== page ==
Youtube video above posted by “Lady Justice,” who quoted Benjamin Franklin, “Justice will not be served until those who are unaffected are as outraged as those who are.”
“They are killing our people and it hurts my soul so much.”
“The officer openly lied in court and said the Grandmother physically attacked him.”
“We just witnessed a travesty of justice.”
Court scheduled for Mon. Oct. 6 8:30 A.M. in Weekley trial; Jones family supporters ask people to come
By Diane Bukowski
October 5, 2014
UPDATE: The Michigan Court of Appeals ruled late Oct. 3, “The Court orders, pursuant to MCR 7.205(E)(2), that plaintiff’s application for leave to appeal is HELD IN ABEYANCE pending the Court‘s review of the pleadings, and further proceedings are STAYED pending resolution of this appeal or further order of this Court.” Click on Weekley COA order to read order. VOD will provide updates as appeal proceeds.
DETROIT – Outrage is building nationally in the wake of Wayne County Circuit Court Judge Cynthia Gray Hathaway’s move to dismiss involuntary manslaughter charges against police officer Joseph Weekley for killing Aiyana Jones, 7, on May 16, 2010. Her ruling has been stayed pending a decision by the state Court of Appeals.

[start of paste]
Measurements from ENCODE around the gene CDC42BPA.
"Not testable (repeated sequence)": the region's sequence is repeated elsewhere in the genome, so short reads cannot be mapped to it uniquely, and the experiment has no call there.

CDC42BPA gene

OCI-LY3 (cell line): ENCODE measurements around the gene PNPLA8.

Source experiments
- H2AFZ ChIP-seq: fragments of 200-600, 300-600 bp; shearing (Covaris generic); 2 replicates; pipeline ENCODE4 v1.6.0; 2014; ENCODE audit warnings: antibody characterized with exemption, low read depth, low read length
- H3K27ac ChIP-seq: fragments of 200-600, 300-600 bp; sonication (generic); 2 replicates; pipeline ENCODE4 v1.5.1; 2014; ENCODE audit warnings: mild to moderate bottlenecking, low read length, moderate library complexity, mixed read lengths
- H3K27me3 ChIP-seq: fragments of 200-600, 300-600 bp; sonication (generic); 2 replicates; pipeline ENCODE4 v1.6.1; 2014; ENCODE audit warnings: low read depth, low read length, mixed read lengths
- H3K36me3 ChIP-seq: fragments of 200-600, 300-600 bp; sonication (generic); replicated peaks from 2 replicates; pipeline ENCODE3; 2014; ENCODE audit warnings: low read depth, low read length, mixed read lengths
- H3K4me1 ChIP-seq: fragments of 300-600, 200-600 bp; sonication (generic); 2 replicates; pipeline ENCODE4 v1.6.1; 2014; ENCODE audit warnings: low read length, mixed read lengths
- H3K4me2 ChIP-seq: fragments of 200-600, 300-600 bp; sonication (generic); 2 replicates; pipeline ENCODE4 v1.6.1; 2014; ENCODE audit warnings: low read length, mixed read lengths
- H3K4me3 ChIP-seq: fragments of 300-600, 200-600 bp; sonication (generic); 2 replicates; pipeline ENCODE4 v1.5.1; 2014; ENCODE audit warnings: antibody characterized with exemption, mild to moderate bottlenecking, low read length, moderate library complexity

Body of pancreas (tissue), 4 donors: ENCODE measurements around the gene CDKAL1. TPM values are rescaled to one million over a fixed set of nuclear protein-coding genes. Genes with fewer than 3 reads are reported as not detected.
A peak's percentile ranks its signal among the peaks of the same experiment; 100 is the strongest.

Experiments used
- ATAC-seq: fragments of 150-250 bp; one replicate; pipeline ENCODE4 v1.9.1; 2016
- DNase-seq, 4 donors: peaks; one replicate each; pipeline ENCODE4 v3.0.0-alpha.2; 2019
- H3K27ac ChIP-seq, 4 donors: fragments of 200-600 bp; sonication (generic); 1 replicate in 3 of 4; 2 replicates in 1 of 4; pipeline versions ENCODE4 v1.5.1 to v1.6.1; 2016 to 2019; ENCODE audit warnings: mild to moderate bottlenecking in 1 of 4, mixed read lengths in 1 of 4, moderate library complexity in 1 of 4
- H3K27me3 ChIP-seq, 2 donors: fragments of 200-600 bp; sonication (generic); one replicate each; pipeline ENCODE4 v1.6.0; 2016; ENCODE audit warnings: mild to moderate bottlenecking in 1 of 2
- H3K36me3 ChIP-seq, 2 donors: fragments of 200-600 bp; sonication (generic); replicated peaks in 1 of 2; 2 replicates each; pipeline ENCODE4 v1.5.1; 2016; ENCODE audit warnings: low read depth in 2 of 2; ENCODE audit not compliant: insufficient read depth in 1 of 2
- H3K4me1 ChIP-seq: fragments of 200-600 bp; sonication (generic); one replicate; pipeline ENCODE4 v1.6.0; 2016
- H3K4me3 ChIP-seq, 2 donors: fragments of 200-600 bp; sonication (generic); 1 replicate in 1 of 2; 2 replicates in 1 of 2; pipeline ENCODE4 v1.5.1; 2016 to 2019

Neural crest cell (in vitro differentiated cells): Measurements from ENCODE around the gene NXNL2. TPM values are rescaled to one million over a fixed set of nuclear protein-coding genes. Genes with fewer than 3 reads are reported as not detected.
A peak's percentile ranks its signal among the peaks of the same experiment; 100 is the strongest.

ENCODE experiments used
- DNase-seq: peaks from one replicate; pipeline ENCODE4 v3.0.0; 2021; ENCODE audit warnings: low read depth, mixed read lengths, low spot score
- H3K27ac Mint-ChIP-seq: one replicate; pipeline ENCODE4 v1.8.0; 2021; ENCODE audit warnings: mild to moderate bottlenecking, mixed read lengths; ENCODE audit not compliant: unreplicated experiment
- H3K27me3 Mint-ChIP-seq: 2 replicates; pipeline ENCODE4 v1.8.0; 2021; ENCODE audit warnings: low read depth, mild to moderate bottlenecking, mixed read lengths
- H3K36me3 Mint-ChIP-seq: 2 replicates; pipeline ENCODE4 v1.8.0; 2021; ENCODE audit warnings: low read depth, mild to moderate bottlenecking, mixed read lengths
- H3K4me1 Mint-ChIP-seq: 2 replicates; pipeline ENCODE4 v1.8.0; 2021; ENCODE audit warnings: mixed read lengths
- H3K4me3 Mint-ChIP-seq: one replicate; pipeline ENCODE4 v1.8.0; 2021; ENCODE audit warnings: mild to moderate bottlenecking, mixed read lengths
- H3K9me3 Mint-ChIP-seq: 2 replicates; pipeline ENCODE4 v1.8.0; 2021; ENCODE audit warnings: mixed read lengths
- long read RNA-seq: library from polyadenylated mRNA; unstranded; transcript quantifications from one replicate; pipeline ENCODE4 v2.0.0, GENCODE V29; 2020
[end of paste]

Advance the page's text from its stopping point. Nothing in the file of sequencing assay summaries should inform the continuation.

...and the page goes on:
Many who have attended the trial called on the public to turn out in court Monday, Oct. 6 at 8:30 a.m. to let Judge Hathaway know they are watching. The Wayne County Prosecutor’s office confirmed that the jury will reconvene that day.
“They are killing our people and it hurts my soul so much,” said “Em” on the national Black website Madame Noire. “It was bad enough they were killing our men. Now it’s our women and kids and the babies. I can’t deal with this. I pray that God covers all of the people of color. It’s not safe for us.”
Nat X said, “The same Officer openly lied in court and said the Grandmother physically attacked him upon entry. Which is a Felony [perjury]. His testimony was not backed up by other Officers who said they saw no one attack him or try to take his weapon and the discharge was not in fact accidental.”
Daniel Ferguson III of Detroit posted a photo of Hathaway on Facebook, remarking, “This is the face of a compromised kneegrow. She should be recalled now. WE JUST WITNESSED A TRAVESTY OF JUSTICE.”
Police brutality activist Ron Scott noted, “I think that the question of manslaughter, that’s what it was. This family has suffered for four years.”
When the charge was announced in 2011, many in the community called for a higher charge of second-degree murder to be brought against Weekley, but a one-man grand jury comprised of Wayne County Circuit Court Criminal Division Chief Judge Timothy Kenny authorized the manslaughter charge after lengthy investigation.
The Wayne County Prosecutor’s office confirmed Oct. 3 that a stay is in place on Hathaway’s ruling and that an emergency appeal has been filed with the state Court of Appeals, contradicting a report from the Detroit News that a decision to appeal had not yet been made.